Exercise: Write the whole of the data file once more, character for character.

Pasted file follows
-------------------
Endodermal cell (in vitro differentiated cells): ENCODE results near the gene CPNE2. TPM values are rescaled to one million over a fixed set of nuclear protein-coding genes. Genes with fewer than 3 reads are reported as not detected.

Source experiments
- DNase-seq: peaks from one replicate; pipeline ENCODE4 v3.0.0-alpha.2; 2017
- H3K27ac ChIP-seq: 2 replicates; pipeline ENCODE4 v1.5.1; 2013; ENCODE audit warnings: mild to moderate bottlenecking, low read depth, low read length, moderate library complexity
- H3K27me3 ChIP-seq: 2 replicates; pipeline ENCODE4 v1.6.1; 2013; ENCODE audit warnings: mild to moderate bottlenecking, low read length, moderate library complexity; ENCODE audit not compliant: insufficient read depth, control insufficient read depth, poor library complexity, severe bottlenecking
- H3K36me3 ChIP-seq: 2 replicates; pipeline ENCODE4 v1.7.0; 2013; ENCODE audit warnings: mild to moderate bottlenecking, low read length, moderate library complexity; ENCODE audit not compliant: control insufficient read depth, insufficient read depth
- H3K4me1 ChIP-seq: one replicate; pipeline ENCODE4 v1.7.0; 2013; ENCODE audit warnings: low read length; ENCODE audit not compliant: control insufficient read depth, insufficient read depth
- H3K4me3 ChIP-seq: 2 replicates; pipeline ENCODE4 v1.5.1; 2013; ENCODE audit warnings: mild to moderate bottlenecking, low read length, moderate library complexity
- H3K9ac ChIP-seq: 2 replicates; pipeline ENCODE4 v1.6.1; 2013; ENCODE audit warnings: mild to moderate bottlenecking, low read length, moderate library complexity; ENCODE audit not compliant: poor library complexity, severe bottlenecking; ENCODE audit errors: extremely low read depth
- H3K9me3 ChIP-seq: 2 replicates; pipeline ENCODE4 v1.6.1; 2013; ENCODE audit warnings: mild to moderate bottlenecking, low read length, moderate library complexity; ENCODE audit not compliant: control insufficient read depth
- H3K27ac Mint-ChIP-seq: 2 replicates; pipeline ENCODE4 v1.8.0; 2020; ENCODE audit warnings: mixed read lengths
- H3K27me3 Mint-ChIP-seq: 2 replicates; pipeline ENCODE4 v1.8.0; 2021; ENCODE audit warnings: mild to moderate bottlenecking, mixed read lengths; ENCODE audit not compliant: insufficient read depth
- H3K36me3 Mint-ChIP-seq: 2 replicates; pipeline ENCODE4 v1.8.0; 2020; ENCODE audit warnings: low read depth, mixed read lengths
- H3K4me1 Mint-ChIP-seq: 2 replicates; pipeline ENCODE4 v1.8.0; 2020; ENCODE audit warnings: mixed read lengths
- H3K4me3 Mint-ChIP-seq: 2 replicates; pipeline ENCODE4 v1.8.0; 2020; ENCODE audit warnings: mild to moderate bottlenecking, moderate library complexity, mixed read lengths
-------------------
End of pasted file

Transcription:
Endodermal cell (in vitro differentiated cells): ENCODE results near the gene CPNE2. TPM values are rescaled to one million over a fixed set of nuclear protein-coding genes. Genes with fewer than 3 reads are reported as not detected.

Source experiments
- DNase-seq: peaks from one replicate; pipeline ENCODE4 v3.0.0-alpha.2; 2017
- H3K27ac ChIP-seq: 2 replicates; pipeline ENCODE4 v1.5.1; 2013; ENCODE audit warnings: mild to moderate bottlenecking, low read depth, low read length, moderate library complexity
- H3K27me3 ChIP-seq: 2 replicates; pipeline ENCODE4 v1.6.1; 2013; ENCODE audit warnings: mild to moderate bottlenecking, low read length, moderate library complexity; ENCODE audit not compliant: insufficient read depth, control insufficient read depth, poor library complexity, severe bottlenecking
- H3K36me3 ChIP-seq: 2 replicates; pipeline ENCODE4 v1.7.0; 2013; ENCODE audit warnings: mild to moderate bottlenecking, low read length, moderate library complexity; ENCODE audit not compliant: control insufficient read depth, insufficient read depth
- H3K4me1 ChIP-seq: one replicate; pipeline ENCODE4 v1.7.0; 2013; ENCODE audit warnings: low read length; ENCODE audit not compliant: control insufficient read depth, insufficient read depth
- H3K4me3 ChIP-seq: 2 replicates; pipeline ENCODE4 v1.5.1; 2013; ENCODE audit warnings: mild to moderate bottlenecking, low read length, moderate library complexity
- H3K9ac ChIP-seq: 2 replicates; pipeline ENCODE4 v1.6.1; 2013; ENCODE audit warnings: mild to moderate bottlenecking, low read length, moderate library complexity; ENCODE audit not compliant: poor library complexity, severe bottlenecking; ENCODE audit errors: extremely low read depth
- H3K9me3 ChIP-seq: 2 replicates; pipeline ENCODE4 v1.6.1; 2013; ENCODE audit warnings: mild to moderate bottlenecking, low read length, moderate library complexity; ENCODE audit not compliant: control insufficient read depth
- H3K27ac Mint-ChIP-seq: 2 replicates; pipeline ENCODE4 v1.8.0; 2020; ENCODE audit warnings: mixed read lengths
- H3K27me3 Mint-ChIP-seq: 2 replicates; pipeline ENCODE4 v1.8.0; 2021; ENCODE audit warnings: mild to moderate bottlenecking, mixed read lengths; ENCODE audit not compliant: insufficient read depth
- H3K36me3 Mint-ChIP-seq: 2 replicates; pipeline ENCODE4 v1.8.0; 2020; ENCODE audit warnings: low read depth, mixed read lengths
- H3K4me1 Mint-ChIP-seq: 2 replicates; pipeline ENCODE4 v1.8.0; 2020; ENCODE audit warnings: mixed read lengths
- H3K4me3 Mint-ChIP-seq: 2 replicates; pipeline ENCODE4 v1.8.0; 2020; ENCODE audit warnings: mild to moderate bottlenecking, moderate library complexity, mixed read lengths